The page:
Bradley, I think it is great that you are here to offer your own insights and experiences to help others. I fell into lust (one doesn’t really fall into ‘love’ that quickly imo) with a gay man when I was 18 years old. We would go out to dinner, movies, etc–and I could never figure out why he didn’t put the moves on me! 🙂 Finally, one night, I asked him to go home with me and it was then that I learned he was gay. We have been friends for almost 25 years now. He told me he’d been hinting that he was gay–but I was so thick, I didn’t catch on! LOL. Keep up the great work, Bradley.Melinda

  4. September 27, 2008 at 03:29

    I know what a rainbow means…lol..Anyway, I have to say that this post was fascinating as well as educational for us straight folk. You just don’t think about how many times one has to come out. I guess you just don’t think of it as a “lifetime process”, which obviously is. Thanks so much for enlightening us…

  5. September 26, 2008 at 23:06

    Quote:People see coming out as a one time deal when in reality it is a lifelong process. Those of us who are gay have to come out nearly every day People don’t have to announce their male or female. They don’t have to announce whether they are black or white. Homosexuals, on the other hand, are frequently forced to come out for one reason or another for reasons straight people don’t face, such as this.I have some gay friends who are so obviously gay so they never have to deal with this issue….and they don’t get it either————–I just get tired of telling people…at a party with new people…new acquaintances….list goes on and on.——I’m thinking about wearing a rainbow flag pin in certain situations….what do you think ???Does everyone know what it is ???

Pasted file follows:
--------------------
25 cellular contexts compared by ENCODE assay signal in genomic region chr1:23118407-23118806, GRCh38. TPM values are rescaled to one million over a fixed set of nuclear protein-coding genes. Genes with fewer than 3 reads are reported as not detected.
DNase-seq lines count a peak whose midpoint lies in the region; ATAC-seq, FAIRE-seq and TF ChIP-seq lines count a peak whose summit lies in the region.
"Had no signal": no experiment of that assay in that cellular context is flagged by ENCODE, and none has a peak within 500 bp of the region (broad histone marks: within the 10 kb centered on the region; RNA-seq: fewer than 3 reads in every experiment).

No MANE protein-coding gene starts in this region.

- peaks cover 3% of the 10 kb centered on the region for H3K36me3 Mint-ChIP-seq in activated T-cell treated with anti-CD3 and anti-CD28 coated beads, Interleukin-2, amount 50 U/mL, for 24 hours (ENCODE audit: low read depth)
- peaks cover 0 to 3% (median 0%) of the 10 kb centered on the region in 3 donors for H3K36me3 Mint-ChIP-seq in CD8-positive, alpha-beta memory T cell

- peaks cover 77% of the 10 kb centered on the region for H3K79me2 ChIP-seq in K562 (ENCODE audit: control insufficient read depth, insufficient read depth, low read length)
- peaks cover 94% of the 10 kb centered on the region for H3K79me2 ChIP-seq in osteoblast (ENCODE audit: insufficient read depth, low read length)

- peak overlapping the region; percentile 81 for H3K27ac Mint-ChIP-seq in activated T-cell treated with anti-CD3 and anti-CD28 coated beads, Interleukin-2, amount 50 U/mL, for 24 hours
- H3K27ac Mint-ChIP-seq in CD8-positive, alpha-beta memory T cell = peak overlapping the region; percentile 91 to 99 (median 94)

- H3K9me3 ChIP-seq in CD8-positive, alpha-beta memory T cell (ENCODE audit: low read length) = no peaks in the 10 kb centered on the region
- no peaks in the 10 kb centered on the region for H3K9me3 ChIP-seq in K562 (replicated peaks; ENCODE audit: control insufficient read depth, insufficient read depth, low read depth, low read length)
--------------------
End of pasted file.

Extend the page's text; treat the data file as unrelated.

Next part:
6. September 26, 2008 at 22:59

    I found your answer that ‘coming out is really a lifetime process’ illuminating. Since I started my own blog, which has nothing to do with me being gay, I’ve found I’ve had to mention it several times, sometimes so a particular person doesn’t think I’m seriously flirting, sometimes because I find certain remarks ugly (on other blogs). I can take a gay joke as well as the next guy, but of course there are comments that totally cross the line. So, while everyone in my offline life knows I’m gay (I’ve had the same partner for 35 years) online I’m finding I have to mention it every once in awhile when I wish it didn’t matter. But of course it does. When it doesn’t, that will be a day worth celebrating. Great advice, Bradley.

  7. September 26, 2008 at 15:01

    Good advice for gay friends, Bradley. Mostly it isn’t anyone’s business what one’s sexual orientation might be, but it can be good for the soul to let it just be without hiding. But yeah, if they’re asking you out, it’s nice to tell them before they shower you with diamonds and pearls.